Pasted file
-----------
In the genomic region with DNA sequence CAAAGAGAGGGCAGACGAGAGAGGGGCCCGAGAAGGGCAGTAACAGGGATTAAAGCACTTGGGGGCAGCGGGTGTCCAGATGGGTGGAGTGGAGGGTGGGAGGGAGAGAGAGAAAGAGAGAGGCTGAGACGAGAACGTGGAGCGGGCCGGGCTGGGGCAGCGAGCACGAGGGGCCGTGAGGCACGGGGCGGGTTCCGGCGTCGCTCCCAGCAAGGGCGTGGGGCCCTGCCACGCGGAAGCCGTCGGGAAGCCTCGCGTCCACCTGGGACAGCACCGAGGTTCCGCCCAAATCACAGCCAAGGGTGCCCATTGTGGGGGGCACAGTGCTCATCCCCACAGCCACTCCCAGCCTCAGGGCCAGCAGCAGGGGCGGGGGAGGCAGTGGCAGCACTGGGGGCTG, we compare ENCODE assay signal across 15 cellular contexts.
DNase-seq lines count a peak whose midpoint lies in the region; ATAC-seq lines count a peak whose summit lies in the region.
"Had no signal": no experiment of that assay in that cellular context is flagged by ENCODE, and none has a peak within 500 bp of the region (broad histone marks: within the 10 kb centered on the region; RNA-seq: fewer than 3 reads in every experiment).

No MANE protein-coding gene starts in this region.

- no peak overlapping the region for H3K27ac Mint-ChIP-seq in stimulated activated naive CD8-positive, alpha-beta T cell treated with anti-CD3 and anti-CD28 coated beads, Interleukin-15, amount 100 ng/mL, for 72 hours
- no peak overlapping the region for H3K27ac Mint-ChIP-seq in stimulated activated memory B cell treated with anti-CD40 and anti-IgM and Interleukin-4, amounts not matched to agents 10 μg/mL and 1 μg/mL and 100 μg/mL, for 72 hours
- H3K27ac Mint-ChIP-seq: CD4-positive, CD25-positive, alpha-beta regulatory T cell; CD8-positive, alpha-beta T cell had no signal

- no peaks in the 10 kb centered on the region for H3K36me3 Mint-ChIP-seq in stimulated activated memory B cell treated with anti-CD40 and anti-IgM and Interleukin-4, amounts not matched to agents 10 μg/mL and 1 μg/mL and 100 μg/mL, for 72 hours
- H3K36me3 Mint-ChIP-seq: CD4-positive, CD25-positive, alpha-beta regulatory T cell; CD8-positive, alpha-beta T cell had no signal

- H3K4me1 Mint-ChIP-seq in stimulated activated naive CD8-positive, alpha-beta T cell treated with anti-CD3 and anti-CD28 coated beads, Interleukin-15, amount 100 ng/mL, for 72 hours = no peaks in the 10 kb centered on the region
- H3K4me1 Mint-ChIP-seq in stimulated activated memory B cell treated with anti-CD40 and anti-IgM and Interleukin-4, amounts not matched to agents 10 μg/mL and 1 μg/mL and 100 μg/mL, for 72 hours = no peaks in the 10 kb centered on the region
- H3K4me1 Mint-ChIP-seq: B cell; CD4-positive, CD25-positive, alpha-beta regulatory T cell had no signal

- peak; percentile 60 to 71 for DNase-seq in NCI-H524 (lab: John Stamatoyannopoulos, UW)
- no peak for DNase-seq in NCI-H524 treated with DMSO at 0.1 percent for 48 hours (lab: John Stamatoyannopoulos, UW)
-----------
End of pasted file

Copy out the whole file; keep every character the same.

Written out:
In the genomic region with DNA sequence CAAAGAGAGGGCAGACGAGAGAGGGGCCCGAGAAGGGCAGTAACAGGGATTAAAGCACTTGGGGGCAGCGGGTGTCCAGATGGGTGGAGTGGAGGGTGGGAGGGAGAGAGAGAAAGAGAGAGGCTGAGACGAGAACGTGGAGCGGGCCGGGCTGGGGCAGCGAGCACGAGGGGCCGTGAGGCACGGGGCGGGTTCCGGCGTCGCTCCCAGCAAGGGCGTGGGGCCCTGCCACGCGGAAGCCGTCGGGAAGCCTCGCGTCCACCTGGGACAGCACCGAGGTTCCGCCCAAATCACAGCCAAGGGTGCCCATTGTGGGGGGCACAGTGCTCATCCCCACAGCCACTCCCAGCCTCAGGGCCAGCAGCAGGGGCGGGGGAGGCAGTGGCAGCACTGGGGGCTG, we compare ENCODE assay signal across 15 cellular contexts.
DNase-seq lines count a peak whose midpoint lies in the region; ATAC-seq lines count a peak whose summit lies in the region.
"Had no signal": no experiment of that assay in that cellular context is flagged by ENCODE, and none has a peak within 500 bp of the region (broad histone marks: within the 10 kb centered on the region; RNA-seq: fewer than 3 reads in every experiment).

No MANE protein-coding gene starts in this region.

- no peak overlapping the region for H3K27ac Mint-ChIP-seq in stimulated activated naive CD8-positive, alpha-beta T cell treated with anti-CD3 and anti-CD28 coated beads, Interleukin-15, amount 100 ng/mL, for 72 hours
- no peak overlapping the region for H3K27ac Mint-ChIP-seq in stimulated activated memory B cell treated with anti-CD40 and anti-IgM and Interleukin-4, amounts not matched to agents 10 μg/mL and 1 μg/mL and 100 μg/mL, for 72 hours
- H3K27ac Mint-ChIP-seq: CD4-positive, CD25-positive, alpha-beta regulatory T cell; CD8-positive, alpha-beta T cell had no signal

- no peaks in the 10 kb centered on the region for H3K36me3 Mint-ChIP-seq in stimulated activated memory B cell treated with anti-CD40 and anti-IgM and Interleukin-4, amounts not matched to agents 10 μg/mL and 1 μg/mL and 100 μg/mL, for 72 hours
- H3K36me3 Mint-ChIP-seq: CD4-positive, CD25-positive, alpha-beta regulatory T cell; CD8-positive, alpha-beta T cell had no signal

- H3K4me1 Mint-ChIP-seq in stimulated activated naive CD8-positive, alpha-beta T cell treated with anti-CD3 and anti-CD28 coated beads, Interleukin-15, amount 100 ng/mL, for 72 hours = no peaks in the 10 kb centered on the region
- H3K4me1 Mint-ChIP-seq in stimulated activated memory B cell treated with anti-CD40 and anti-IgM and Interleukin-4, amounts not matched to agents 10 μg/mL and 1 μg/mL and 100 μg/mL, for 72 hours = no peaks in the 10 kb centered on the region
- H3K4me1 Mint-ChIP-seq: B cell; CD4-positive, CD25-positive, alpha-beta regulatory T cell had no signal

- peak; percentile 60 to 71 for DNase-seq in NCI-H524 (lab: John Stamatoyannopoulos, UW)
- no peak for DNase-seq in NCI-H524 treated with DMSO at 0.1 percent for 48 hours (lab: John Stamatoyannopoulos, UW)